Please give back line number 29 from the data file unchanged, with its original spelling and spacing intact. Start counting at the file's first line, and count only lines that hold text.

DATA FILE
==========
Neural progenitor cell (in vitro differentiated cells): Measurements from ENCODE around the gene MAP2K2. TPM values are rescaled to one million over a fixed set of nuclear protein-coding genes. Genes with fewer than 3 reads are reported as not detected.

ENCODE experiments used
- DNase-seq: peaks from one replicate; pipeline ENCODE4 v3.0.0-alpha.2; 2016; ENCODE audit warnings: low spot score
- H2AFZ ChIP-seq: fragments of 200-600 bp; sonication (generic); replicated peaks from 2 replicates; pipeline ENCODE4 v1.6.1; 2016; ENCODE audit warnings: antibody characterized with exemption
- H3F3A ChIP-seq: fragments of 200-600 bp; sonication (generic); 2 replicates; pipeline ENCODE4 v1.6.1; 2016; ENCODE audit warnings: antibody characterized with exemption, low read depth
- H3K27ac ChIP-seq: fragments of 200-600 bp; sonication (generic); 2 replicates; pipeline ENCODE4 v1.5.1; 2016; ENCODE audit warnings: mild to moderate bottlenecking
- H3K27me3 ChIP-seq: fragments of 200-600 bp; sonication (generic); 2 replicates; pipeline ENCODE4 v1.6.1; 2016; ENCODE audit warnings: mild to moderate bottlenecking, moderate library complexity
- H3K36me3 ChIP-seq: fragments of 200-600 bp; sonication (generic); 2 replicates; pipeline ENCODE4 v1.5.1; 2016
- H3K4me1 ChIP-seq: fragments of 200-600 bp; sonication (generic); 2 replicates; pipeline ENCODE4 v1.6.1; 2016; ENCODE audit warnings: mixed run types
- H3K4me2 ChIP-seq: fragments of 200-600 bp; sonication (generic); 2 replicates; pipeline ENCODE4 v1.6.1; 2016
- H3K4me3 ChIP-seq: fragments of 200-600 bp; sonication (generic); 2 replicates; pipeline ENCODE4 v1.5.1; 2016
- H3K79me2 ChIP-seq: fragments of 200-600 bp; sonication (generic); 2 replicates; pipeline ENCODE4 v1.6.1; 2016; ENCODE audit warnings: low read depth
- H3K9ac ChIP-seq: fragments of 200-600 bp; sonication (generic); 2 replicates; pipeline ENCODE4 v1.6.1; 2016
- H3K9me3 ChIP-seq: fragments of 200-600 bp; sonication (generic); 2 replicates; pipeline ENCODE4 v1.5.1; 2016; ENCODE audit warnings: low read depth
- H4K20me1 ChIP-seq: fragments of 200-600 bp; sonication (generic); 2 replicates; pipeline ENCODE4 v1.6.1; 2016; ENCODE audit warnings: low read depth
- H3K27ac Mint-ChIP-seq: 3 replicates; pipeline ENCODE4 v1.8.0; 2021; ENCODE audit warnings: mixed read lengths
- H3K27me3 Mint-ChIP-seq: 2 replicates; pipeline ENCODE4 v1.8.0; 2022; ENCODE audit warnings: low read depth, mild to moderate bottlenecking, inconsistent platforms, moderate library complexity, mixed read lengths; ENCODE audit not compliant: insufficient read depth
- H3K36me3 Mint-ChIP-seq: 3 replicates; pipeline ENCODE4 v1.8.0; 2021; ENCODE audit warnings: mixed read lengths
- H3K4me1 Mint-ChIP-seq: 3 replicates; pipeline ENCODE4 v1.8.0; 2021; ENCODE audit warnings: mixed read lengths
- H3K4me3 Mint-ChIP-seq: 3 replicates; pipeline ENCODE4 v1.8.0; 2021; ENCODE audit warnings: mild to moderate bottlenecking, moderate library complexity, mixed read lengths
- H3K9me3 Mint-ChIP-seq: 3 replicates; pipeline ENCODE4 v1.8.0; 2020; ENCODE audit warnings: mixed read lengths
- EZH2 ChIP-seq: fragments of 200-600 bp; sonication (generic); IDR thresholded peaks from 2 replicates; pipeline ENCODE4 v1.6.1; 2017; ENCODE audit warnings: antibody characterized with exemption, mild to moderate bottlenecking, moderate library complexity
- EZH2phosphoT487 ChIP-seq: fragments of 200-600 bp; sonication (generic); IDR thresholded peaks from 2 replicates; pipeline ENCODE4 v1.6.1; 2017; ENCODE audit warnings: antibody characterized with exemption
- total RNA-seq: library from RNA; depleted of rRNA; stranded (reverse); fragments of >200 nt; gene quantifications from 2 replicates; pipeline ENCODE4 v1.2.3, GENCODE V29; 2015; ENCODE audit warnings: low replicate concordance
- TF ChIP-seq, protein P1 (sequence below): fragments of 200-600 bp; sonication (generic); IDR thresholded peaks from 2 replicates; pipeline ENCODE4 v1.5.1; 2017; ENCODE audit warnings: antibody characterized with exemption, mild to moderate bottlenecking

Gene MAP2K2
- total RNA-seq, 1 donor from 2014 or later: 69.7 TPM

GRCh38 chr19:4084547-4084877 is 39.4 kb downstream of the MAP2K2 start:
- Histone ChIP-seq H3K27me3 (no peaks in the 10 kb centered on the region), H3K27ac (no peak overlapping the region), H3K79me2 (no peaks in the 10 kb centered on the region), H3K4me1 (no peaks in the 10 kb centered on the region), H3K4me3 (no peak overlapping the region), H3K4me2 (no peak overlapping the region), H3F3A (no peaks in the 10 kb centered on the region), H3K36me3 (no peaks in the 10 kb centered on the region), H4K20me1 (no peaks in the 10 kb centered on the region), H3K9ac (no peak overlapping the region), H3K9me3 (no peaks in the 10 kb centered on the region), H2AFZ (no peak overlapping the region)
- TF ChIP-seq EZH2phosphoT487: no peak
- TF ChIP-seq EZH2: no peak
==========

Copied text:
- Histone ChIP-seq H3K27me3 (no peaks in the 10 kb centered on the region), H3K27ac (no peak overlapping the region), H3K79me2 (no peaks in the 10 kb centered on the region), H3K4me1 (no peaks in the 10 kb centered on the region), H3K4me3 (no peak overlapping the region), H3K4me2 (no peak overlapping the region), H3F3A (no peaks in the 10 kb centered on the region), H3K36me3 (no peaks in the 10 kb centered on the region), H4K20me1 (no peaks in the 10 kb centered on the region), H3K9ac (no peak overlapping the region), H3K9me3 (no peaks in the 10 kb centered on the region), H2AFZ (no peak overlapping the region)